#> regr.ranger    0.74984    0.19969   3.755 0.000248 ***
#> regr.xgboost   0.31617    0.33255   0.951 0.343264    
#> regr.nnet     -4.44329    1.70769  -2.602 0.010206 *  
#> regr.ksvm      0.28476    0.19541   1.457 0.147146    
#> regr.cvglmnet -0.07384    0.15905  -0.464 0.643137    
#> ---
#> Signif. codes:  0 '***' 0.001 '**' 0.01 '*' 0.05 '.' 0.1 ' ' 1
#> 
#> Residual standard error: 0.3574 on 149 degrees of freedom
#> Multiple R-squared:  0.7615, Adjusted R-squared:  0.7535 
#> F-statistic: 95.14 on 5 and 149 DF,  p-value: < 2.2e-16

We can next predict and then back-transform the values:

meuse.y2 <- predict(m2)
#> Predicting values using 'getStackedBaseLearnerPredictions'...TRUE
#> Deriving model errors using forestError package...TRUE
## back-transform:
meuse.y2$pred$response.t = expm1(meuse.y2$pred$response)
Predicted zinc content based on meuse data set after log-transformation.

Figure 2.6: Predicted zinc content based on meuse data set after log-transformation.

The predictions (Figs. 2.4 and 2.6) show similar patterns but the prediction error maps are quite different in this case. Nevertheless, the problem areas seem to match in both maps (see Figs. 2.4 and 2.6 right part). If we compare distributions of two predictions we can also see that the predictions do not differ much:

library(ggridges)
library(viridis)
#> Loading required package: viridisLite
library(ggplot2)
#> 
#> Attaching package: 'ggplot2'
#> The following object is masked from 'package:kernlab':
#> 
#>     alpha
zinc.df = data.frame(zinc=c(sp::over(meuse, meuse.y$pred["response"])[,1], 
                            sp::over(meuse, meuse.y2$pred["response.t"])[,1],
                            meuse$zinc
))
zinc.df$type = as.vector(sapply(c("predicted", "log.predicted", "observed"), function(i){rep(i, nrow(meuse))}))
ggplot(zinc.df, aes(x = zinc, y = type, fill = ..x..)) +
  geom_density_ridges_gradient(scale = 0.95, rel_min_height = 0.01, gradient_lwd = 1.) +
  scale_x_continuous(expand = c(0.01, 0)) +
  ## scale_x_continuous(trans='log2') +
  scale_y_discrete(expand = c(0.01, 0.01)) +
  scale_fill_viridis(name = "Zinc", option = "C") +
  labs(title = "Distributions comparison") +
  theme_ridges(font_size = 13, grid = TRUE) + theme(axis.title.y = element_blank())
#> Picking joint bandwidth of 110
Difference in distributions observed and predicted.

Figure 2.7: Difference in distributions observed and predicted.

The observed very high values are somewhat smoothed out but the median value is about the same, hence we can conclude that the two EML models predict the target variable without a bias. To estimate the prediction intervals using the log-transformed variable we can use:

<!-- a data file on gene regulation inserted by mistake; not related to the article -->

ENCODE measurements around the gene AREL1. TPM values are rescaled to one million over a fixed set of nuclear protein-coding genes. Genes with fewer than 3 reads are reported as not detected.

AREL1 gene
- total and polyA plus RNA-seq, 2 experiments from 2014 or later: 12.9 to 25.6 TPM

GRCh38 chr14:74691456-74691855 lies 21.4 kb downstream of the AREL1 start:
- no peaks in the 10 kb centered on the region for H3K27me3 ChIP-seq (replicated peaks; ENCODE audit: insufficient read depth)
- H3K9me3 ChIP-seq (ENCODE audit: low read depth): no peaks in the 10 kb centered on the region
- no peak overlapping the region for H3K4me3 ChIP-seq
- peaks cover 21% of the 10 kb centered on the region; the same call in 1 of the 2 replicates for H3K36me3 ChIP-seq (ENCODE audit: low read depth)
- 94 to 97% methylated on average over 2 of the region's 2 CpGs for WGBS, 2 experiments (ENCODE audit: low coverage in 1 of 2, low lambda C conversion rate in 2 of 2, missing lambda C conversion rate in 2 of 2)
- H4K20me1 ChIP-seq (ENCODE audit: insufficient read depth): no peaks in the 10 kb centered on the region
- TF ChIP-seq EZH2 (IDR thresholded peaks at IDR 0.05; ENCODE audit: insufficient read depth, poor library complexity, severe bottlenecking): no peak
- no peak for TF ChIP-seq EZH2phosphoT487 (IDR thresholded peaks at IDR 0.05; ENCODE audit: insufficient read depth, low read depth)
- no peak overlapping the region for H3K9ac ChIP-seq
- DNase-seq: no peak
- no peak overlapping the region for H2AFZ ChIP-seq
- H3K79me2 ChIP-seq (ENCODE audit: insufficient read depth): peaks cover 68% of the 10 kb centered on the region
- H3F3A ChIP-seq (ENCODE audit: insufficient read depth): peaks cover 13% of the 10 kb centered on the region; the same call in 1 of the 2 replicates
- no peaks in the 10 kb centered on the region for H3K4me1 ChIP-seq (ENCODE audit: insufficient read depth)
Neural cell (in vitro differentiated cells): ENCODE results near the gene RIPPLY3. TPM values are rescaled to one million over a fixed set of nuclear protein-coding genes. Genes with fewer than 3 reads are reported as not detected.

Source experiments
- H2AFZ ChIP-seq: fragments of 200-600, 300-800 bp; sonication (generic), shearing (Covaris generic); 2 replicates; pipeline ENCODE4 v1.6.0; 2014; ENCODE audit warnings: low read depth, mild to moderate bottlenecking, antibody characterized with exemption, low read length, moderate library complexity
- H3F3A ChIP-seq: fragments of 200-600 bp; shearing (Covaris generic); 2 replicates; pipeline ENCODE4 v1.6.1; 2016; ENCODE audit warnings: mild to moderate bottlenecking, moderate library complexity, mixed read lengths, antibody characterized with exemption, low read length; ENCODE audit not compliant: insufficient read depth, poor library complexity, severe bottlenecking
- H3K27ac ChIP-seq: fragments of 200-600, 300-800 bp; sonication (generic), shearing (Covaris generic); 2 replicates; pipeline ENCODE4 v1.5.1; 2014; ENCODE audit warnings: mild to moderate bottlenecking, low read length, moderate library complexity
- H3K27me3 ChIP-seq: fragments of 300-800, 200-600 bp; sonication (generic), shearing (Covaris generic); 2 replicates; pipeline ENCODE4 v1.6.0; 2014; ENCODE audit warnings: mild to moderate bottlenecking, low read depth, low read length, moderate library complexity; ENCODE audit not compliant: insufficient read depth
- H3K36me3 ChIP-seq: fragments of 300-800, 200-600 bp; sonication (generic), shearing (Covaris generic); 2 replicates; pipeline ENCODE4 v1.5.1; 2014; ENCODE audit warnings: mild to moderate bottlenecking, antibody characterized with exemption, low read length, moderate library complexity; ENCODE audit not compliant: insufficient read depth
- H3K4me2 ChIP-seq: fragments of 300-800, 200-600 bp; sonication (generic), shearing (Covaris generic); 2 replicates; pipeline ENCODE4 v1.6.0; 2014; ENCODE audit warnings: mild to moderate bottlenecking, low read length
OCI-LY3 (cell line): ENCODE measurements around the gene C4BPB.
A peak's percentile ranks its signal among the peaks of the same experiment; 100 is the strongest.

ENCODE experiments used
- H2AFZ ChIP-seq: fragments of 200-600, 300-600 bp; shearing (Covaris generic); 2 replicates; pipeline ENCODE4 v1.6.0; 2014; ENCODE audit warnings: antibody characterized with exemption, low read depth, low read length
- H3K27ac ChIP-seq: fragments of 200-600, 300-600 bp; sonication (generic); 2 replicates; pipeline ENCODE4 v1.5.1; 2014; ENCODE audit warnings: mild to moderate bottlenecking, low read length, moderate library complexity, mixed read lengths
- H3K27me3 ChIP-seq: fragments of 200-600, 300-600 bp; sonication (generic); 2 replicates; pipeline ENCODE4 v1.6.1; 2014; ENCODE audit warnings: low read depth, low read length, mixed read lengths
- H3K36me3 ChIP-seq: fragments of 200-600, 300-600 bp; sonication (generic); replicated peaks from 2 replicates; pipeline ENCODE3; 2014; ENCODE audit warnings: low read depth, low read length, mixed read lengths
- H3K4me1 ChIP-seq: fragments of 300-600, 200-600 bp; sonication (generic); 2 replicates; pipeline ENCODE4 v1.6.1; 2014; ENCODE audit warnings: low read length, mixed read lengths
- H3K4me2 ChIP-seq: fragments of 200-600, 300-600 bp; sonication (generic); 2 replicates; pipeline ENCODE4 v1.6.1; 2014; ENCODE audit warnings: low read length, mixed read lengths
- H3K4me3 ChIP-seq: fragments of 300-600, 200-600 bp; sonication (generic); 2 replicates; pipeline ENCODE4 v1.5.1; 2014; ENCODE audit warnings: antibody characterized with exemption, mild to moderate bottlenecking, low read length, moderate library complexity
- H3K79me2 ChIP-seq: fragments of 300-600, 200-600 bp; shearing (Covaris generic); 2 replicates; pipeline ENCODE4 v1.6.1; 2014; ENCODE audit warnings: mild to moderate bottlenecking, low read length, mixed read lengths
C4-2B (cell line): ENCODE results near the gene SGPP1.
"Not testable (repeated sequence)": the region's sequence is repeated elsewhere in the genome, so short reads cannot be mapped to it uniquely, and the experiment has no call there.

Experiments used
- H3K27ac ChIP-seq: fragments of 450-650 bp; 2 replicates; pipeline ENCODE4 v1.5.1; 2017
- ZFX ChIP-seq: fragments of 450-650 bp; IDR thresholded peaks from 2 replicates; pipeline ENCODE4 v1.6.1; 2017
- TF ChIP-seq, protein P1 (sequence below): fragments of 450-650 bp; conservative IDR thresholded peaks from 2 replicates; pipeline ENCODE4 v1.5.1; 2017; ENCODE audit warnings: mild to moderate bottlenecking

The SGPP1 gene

x = sp::over(meuse[1,], meuse.y2$pred)
expm1(x$q.lwr); expm1(x$q.upr)
#> [1] 837.8133
#> [1] 1638.359

Note that the log-transformation is not needed for a non-linear learner such ranger and/or Xgboost, but it is often a good idea if the focus of prediction is to get a better accuracy for lower values (Tomislav Hengl et al., 2021). For example, if the objective of spatial interpolation is to map soil nutrient deficiencies, then log-transformation is a good idea as it will produce slightly better accuracy for lower values.

Another advantage of using log-transformation for log-normal variables is that the prediction intervals would most likely be symmetric, so that derivation of prediction error (±1 s.d.) can be derived by:

pe = (q.upr - q.lwr)/2

2.7 Spatial prediction of soil types (factor-variable)

Ensemble Machine Learning can also be used to interpolate factor type variables e.g. soil types. This is an example with the Ebergotzen dataset available from the package plotKML (T. Hengl et al., 2015):

library(plotKML)
data(eberg_grid)
gridded(eberg_grid) <- ~x+y
proj4string(eberg_grid) <- CRS("+init=epsg:31467")
data(eberg)
coordinates(eberg) <- ~X+Y
proj4string(eberg) <- CRS("+init=epsg:31467")
summary(eberg$TAXGRSC)
#>     Auenboden     Braunerde          Gley         HMoor    Kolluvisol 
#>            71           790            86             1           186 
#>          Moor Parabraunerde  Pararendzina       Pelosol    Pseudogley 
#>             1           704           215           252           487 
#>        Ranker       Regosol      Rendzina          NA's 
#>            20           376            23           458

In this case the target variable is TAXGRSC soil types based on the German soil classification system. This changes the modeling problem from regression to classification. We recommend using the following learners here:

sl.c <- c("classif.ranger", "classif.xgboost", "classif.nnTrain")

The model training and prediction however looks the same as for the regression:

X <- eberg_grid[c("PRMGEO6","DEMSRT6","TWISRT6","TIRAST6")]
if(!exists("mF")){
  mF <- train.spLearner(eberg["TAXGRSC"], covariates=X, parallel=FALSE)
}
#> Converting PRMGEO6 to indicators...
#> Converting covariates to principal components...
#> Deriving oblique coordinates...TRUE
#> Subsetting observations to 79% complete cases...TRUE
#> Skipping variogram modeling...TRUE
#> Estimating block size ID for spatial Cross Validation...TRUE
#> Using learners: classif.ranger, classif.xgboost, classif.nnTrain...TRUE